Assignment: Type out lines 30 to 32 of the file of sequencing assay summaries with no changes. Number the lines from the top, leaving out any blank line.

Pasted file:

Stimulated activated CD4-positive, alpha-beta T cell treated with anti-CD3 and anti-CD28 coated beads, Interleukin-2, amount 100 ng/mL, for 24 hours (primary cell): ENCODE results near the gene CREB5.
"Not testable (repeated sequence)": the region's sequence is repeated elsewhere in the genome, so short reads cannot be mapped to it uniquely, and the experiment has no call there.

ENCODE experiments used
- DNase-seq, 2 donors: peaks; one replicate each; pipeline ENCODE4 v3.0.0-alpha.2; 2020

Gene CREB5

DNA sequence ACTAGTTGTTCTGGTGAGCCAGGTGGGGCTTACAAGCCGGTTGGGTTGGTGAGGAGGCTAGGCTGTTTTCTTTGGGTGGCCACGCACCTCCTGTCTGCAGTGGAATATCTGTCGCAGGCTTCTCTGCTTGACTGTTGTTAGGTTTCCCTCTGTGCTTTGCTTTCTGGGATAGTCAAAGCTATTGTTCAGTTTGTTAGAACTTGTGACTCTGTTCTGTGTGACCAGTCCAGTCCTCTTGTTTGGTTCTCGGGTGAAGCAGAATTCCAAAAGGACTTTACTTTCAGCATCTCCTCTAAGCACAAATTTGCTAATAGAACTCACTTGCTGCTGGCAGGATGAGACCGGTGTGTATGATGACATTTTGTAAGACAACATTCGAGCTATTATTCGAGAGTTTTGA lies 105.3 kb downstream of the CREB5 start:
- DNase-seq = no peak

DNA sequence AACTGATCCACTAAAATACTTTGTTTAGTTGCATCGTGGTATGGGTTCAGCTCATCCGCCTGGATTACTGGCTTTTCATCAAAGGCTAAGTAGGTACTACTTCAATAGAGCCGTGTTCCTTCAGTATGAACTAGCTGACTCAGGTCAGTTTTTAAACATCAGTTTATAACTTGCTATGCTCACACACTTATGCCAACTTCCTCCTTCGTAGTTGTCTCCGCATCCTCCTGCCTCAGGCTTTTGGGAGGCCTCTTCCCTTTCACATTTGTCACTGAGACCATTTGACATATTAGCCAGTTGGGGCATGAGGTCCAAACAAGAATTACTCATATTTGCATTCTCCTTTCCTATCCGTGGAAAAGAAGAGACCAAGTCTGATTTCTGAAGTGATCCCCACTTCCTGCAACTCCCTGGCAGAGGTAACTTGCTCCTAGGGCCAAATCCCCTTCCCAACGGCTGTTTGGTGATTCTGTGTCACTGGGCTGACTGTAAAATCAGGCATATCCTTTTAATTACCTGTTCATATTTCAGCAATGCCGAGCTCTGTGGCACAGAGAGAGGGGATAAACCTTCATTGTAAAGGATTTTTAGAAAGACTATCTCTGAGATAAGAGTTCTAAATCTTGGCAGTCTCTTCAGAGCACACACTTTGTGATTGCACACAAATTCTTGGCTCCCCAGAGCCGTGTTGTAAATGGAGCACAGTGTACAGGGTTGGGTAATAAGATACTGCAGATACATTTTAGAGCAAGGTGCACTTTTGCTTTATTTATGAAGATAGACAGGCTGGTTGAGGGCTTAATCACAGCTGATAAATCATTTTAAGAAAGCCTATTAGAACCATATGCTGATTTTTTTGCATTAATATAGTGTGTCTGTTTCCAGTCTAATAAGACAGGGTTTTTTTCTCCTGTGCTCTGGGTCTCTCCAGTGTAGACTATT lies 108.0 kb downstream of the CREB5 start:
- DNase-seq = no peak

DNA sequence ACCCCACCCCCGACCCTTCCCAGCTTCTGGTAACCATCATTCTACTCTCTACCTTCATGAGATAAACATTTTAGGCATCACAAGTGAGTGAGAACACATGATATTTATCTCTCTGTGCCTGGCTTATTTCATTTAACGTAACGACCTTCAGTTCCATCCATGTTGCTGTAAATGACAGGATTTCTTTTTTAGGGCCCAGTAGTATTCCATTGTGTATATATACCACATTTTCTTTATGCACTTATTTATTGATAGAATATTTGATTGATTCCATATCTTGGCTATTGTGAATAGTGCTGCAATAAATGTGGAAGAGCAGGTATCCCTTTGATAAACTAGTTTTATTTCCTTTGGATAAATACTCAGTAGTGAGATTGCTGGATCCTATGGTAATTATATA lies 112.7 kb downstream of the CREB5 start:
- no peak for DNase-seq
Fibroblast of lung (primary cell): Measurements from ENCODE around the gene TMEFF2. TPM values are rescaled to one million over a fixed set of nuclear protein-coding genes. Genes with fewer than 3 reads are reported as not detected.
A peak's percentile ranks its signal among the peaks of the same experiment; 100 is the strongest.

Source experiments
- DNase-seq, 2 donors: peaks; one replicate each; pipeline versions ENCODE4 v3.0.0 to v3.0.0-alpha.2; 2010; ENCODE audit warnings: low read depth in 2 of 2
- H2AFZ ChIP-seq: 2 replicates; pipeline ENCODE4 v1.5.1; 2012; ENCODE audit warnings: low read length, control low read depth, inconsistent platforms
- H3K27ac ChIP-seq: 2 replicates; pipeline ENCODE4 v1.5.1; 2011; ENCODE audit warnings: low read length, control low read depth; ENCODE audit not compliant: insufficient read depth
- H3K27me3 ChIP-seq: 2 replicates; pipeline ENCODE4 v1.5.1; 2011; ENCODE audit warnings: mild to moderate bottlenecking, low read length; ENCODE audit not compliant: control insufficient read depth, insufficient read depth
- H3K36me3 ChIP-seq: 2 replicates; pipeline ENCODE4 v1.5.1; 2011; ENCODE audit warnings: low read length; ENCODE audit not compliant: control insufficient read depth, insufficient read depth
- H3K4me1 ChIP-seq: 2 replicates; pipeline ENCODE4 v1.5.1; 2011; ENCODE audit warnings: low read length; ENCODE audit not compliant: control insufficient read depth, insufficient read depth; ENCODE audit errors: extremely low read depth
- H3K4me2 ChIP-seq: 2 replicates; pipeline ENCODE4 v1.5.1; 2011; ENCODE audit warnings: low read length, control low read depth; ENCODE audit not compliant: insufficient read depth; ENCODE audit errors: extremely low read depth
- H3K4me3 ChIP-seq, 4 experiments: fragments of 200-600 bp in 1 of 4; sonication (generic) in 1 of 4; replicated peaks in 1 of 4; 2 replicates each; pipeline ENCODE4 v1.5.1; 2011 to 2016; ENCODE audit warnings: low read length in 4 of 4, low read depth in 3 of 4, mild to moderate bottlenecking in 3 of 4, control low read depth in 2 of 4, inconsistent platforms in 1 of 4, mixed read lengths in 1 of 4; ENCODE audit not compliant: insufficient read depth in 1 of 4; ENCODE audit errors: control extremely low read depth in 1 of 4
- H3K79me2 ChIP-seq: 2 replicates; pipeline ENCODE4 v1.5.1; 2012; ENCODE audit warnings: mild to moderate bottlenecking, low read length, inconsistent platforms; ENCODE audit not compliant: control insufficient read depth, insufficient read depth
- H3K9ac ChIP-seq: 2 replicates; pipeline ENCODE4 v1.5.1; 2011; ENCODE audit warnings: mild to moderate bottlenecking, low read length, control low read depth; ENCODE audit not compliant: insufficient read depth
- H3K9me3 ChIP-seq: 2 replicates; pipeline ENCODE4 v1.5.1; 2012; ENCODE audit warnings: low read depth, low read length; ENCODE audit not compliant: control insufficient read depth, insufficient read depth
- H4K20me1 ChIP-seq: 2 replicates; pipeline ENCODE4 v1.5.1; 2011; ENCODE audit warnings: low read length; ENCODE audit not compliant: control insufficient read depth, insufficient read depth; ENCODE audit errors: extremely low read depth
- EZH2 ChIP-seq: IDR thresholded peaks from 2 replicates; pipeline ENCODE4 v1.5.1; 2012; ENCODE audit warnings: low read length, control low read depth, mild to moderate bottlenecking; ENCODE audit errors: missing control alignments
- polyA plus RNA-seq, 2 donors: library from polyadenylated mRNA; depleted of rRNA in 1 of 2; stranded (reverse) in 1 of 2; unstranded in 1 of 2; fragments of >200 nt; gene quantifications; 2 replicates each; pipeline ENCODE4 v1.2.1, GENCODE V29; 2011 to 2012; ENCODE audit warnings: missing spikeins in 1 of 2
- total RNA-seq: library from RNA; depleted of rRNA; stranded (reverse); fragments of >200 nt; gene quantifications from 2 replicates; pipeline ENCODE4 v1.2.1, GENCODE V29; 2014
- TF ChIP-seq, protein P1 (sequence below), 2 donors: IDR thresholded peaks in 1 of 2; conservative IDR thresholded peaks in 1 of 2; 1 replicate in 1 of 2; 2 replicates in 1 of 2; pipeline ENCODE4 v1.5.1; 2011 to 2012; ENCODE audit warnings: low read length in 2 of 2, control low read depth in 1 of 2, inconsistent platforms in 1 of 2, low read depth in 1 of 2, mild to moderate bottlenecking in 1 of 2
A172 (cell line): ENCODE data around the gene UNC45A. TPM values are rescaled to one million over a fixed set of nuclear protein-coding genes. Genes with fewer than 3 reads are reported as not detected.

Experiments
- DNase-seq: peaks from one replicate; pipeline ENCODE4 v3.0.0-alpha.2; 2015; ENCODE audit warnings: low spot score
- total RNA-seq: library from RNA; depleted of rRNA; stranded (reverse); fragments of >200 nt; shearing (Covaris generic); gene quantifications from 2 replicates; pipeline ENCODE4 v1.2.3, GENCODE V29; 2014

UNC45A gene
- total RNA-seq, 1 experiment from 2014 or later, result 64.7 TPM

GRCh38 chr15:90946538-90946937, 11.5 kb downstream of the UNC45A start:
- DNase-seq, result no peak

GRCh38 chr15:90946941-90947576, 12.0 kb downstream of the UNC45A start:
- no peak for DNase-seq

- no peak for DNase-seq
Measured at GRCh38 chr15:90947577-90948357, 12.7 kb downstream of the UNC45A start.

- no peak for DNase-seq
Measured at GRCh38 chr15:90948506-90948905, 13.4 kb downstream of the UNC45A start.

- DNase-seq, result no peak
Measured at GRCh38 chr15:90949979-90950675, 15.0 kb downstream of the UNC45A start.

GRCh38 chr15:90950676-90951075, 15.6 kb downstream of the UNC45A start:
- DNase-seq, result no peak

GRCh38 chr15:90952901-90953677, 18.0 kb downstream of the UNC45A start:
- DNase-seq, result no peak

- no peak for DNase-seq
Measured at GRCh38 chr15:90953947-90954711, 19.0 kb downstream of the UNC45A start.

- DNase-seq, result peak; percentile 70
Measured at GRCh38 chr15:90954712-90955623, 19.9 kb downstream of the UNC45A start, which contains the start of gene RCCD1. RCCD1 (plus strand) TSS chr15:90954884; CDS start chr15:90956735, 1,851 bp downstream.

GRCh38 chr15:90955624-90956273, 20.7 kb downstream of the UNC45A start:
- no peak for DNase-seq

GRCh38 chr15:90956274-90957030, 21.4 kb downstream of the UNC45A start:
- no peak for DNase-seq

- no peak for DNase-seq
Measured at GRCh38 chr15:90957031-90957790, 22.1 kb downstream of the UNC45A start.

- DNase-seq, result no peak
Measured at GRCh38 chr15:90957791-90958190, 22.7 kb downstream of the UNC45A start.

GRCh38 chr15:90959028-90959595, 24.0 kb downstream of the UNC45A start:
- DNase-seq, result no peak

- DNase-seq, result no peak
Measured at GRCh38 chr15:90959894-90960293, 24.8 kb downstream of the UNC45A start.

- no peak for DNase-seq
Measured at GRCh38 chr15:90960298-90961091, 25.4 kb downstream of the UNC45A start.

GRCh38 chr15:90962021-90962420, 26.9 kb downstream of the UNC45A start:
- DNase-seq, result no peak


- TF ChIP-seq, protein P1 (sequence below), 2 donors: IDR thresholded peaks in 1 of 2; conservative IDR thresholded peaks in 1 of 2; 1 replicate in 1 of 2; 2 replicates in 1 of 2; pipeline ENCODE4 v1.5.1; 2011 to 2012; ENCODE audit warnings: low read length in 2 of 2, control low read depth in 1 of 2, inconsistent platforms in 1 of 2, low read depth in 1 of 2, mild to moderate bottlenecking in 1 of 2
A172 (cell line): ENCODE data around the gene UNC45A. TPM values are rescaled to one million over a fixed set of nuclear protein-coding genes. Genes with fewer than 3 reads are reported as not detected.

Experiments